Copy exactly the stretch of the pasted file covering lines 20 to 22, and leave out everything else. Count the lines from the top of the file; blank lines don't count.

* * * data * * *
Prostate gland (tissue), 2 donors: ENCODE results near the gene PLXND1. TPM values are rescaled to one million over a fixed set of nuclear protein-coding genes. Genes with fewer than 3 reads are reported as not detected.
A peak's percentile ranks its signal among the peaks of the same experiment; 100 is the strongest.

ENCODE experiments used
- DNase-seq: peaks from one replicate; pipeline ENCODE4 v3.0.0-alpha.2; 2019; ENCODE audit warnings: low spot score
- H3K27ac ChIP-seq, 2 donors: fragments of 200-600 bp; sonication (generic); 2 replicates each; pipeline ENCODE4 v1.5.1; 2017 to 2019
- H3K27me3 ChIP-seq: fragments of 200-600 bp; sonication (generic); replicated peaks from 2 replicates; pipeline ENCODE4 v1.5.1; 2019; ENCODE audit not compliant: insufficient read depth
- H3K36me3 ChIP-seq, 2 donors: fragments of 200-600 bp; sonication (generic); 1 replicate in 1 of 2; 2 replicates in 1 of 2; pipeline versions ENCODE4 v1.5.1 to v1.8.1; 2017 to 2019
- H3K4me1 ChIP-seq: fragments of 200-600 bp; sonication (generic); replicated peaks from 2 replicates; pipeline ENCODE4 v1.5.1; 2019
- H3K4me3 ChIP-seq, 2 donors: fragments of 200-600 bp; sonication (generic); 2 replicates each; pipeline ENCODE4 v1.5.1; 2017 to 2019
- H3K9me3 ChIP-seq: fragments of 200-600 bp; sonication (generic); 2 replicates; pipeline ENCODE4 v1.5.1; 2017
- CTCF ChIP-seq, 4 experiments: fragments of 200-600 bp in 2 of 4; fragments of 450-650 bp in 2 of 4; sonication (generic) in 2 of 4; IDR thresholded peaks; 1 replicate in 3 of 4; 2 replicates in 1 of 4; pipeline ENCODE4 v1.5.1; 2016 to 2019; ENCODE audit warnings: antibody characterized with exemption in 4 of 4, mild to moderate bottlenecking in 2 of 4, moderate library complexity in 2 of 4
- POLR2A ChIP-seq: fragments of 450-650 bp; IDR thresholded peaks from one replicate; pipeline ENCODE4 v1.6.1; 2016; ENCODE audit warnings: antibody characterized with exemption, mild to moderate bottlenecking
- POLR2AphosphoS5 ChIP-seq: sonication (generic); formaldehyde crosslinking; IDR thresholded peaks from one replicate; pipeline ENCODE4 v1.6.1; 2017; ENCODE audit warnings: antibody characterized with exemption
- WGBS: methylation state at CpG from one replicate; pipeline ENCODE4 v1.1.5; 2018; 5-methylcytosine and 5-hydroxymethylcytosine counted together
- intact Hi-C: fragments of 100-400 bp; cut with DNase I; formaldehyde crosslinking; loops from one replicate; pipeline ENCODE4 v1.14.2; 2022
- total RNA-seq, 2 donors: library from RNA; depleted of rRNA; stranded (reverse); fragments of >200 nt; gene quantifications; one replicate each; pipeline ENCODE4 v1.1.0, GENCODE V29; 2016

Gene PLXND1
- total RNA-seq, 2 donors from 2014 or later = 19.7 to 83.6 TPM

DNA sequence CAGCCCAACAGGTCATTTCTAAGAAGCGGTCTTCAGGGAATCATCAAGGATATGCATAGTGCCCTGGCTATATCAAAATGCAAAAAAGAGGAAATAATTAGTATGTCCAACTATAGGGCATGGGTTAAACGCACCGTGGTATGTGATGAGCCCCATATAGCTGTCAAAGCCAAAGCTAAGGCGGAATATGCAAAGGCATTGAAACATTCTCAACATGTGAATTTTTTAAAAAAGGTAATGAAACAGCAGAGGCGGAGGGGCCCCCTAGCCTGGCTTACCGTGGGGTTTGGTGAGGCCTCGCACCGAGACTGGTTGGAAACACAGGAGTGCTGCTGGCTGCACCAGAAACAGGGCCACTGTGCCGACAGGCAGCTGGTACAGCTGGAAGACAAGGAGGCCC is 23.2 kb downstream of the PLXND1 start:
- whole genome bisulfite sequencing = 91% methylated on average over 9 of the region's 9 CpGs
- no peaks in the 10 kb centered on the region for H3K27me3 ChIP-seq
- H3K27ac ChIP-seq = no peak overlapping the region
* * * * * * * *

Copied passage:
- whole genome bisulfite sequencing = 91% methylated on average over 9 of the region's 9 CpGs
- no peaks in the 10 kb centered on the region for H3K27me3 ChIP-seq
- H3K27ac ChIP-seq = no peak overlapping the region